One of the fun things about NYC in the late Spring and Summer is the thematic group shows at many of the galleries. If the unifying theme is of the more conceptual variety, it is often an opportunity to find Mathematical art.
At the Jankossen Contemporary Gallery the exhibition, titled “Monochrome” has Dieter Kränzlein’s white marble wall relief on display. Viewed from the front it is all about the precision of the square grid. But from the side you can see the rough surface of one face of each of the marble cubes.
More groups shows in a few days.
The Metropolitan Museum of Art is current exhibiting a show titled “Picturing Math: Selections from the Department of Drawings and Prints”. The exhibit features work from the 15th to the 21st Century. It presents a cornucopia of beautiful work, and it was very difficult for me to choose just a few to discuss in this blog. Some of the most historically significant work was in the form of books that were opened to show prints.
This first image is a page from Durer’s “Treatise on Measurement” from 1525. This particular print Is “Construction of a Spiral Line”. Although the aesthetic significance of this work is undeniable, it is a technical diagram complete with measurements.
This next page is “Dodecahedron and Variants”, from “Perspectiva corporum regularium” (Perspective of Regular Bodies). This is a 1568 treatise by Jost Amman based on the work of Wenzel Jamnitzer. This work offers a progression of depictions of increasingly complex 3-D solids. Both of these books were created for the purpose of visualizing Mathematics as an expository tool, but because they are such gorgeous images they also highlight the beauty of the Mathematics.
This exhibition also include contemporary art. A great example is Mel Bochner’s 1991 lithographs in the series “Counting Alternatives: The Wittgenstein Illustrations”. This particular print is titled “Eight Branch”. Referencing Bochner’s drawings from the 1970’s, this 1991 portfolio relates to the philosopher Ludwig Wittgenstein and his ideas about certainty. The print features two different lines of counting series, both starting with 0 in the top left corner. One line of digits goes horizontally across to the top right corner with 23 and the other goes diagonally across the page to the lower right corner with 33. Both routes end in the bottom left corner with 54.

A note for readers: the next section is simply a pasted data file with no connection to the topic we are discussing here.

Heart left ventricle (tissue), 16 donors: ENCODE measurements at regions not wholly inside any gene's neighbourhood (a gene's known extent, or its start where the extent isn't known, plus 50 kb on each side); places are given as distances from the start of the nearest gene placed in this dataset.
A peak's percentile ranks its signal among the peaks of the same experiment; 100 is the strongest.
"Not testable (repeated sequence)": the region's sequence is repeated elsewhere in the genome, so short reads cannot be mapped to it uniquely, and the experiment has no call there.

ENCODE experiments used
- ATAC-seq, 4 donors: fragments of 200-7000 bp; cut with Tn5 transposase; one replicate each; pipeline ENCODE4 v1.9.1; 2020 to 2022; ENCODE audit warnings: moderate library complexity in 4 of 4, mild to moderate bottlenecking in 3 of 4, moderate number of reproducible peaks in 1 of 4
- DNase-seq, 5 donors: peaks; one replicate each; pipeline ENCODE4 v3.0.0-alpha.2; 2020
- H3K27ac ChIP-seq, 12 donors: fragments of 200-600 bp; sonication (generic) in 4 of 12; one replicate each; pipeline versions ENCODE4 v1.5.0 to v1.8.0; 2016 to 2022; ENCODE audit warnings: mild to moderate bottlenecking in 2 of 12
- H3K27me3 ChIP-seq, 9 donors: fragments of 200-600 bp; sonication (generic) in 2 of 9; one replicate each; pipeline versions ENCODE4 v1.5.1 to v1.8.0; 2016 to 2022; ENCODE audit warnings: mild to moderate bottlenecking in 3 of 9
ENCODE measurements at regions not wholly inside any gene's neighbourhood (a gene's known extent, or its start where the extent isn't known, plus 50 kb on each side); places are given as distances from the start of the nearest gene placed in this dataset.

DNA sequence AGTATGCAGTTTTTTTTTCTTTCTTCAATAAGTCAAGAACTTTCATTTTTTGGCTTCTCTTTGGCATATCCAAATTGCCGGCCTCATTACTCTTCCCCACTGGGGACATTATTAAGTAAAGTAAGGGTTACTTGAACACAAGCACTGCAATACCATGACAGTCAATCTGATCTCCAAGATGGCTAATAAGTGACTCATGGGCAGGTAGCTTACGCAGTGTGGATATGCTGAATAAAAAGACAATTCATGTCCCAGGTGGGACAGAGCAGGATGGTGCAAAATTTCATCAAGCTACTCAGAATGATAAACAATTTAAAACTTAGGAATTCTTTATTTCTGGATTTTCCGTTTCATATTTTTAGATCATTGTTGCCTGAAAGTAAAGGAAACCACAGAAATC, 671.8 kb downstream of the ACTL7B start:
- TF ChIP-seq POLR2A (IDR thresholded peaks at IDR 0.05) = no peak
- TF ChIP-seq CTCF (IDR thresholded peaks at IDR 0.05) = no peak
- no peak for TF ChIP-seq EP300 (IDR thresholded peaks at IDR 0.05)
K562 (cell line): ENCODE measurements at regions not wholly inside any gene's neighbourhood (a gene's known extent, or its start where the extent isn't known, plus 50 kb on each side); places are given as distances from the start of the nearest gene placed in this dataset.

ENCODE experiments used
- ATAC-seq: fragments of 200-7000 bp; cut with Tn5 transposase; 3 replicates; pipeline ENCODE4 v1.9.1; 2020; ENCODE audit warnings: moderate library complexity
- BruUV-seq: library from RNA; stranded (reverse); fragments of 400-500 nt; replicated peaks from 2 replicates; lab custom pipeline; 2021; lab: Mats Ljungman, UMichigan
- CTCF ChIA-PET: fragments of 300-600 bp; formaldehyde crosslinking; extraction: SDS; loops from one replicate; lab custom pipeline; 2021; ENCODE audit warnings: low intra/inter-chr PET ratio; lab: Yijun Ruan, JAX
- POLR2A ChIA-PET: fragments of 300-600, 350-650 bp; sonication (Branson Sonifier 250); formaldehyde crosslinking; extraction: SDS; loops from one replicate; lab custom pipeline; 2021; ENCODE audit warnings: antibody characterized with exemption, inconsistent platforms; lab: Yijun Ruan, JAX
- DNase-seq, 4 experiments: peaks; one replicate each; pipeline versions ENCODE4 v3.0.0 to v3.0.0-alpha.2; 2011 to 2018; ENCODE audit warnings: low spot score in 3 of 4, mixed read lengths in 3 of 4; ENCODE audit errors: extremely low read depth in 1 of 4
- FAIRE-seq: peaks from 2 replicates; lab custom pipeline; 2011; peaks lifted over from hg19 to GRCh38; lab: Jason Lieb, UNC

Unlike the historical texts Bochner’s work is not about presenting mathematical principles to educate. Instead, he is using mathematics to express ideas. This is truly an excellent exhibit it will be up through April and I suggest that if you are in NYC, go see for yourself.
James Siena artistic practice incorporates the use of rules to create art. I have written about his type writer work, as well as his sculptures, in earlier posts. Obviously I am a fan, and I was very excited to be able to see some of his recent drawings at the Pace Gallery on 24th st. This exhibition features work from three different series; “Manifolds,”, “Wanderers” , and “Nihilism”. All of the drawings are hand-drawn, geometric studies but the the series I feel that has the most Mathematical implications is “Manifolds”.“Manifold X” from 2015 addresses the artist’s interest in the field of Topology. Topology studies the properties of surfaces allowing them to change through the manipulations of bending growing and shrinking without being cut or broken or having attachments added. In “Manifold X” the orange, yellow and blue surfaces are homeomorphic, they each have nine holes within their shapes . The green surface is different because it ha sixteen holes. The four surface are woven together but each individual shape does not intersect itself. Siena has managed to take a fairly complex field in mathematics and develop a system of rules to create work that aesthetically beautiful and also expresses his affinity for the subject matter from which it is derived.Susan Happersett
Dan Walsh is known for his large-scale geometric work. I was introduced to his paintings at the 2014 Whitney Biennial. At his solo exhibition at the Paula Cooper gallery I was immediately drawn to his large scale square paintings. Not only do they feature geometry, they also present the theme of counting. In the painting “Fin” from 2016 the canvas is divided in to four horizontal rows of varying widths. Thickest on the top with 3 sections divided by black and white parenthesis and narrowest on the bottom divided into six segments.Since the width of each row is the same the progression 3, 4, 5, 6 segments presents a visual comparison of the fractions 1/3, 1/4, 1/5, 1/6.
“Debut” from 2016 the artist uses the same 3, 4, 5, 6 divisions in horizontal rows but this time groupings of thin lozenge shapes make up the pattern.There is a stack of 8 lozenges in the rows of three, 6 lozenges in the rows of four, 5 in the rows of five across, and 4 in the rows of six. Instead of having all of the shapes the same base color like in “Fin”, Walsh has created a scale with the more intense blues in the bottom row, grounding the picture space, almost like a landscape.
The painting “Circus”, also from 2106, presents a more architectural form. Working once again with rows of varying width this has seems to have more of a subject and background.The alternating black and white coloring of the vertical thin lozenge-like strips create a tower. The rows grow from 13 to 15 to 17 to 19. Each row gaining one strip on both the left and the right sides.
Dan Walsh’s painting style is both precise and systematic, but his choice of numerical subject matter that everyone can relate to creates a joyful imagery.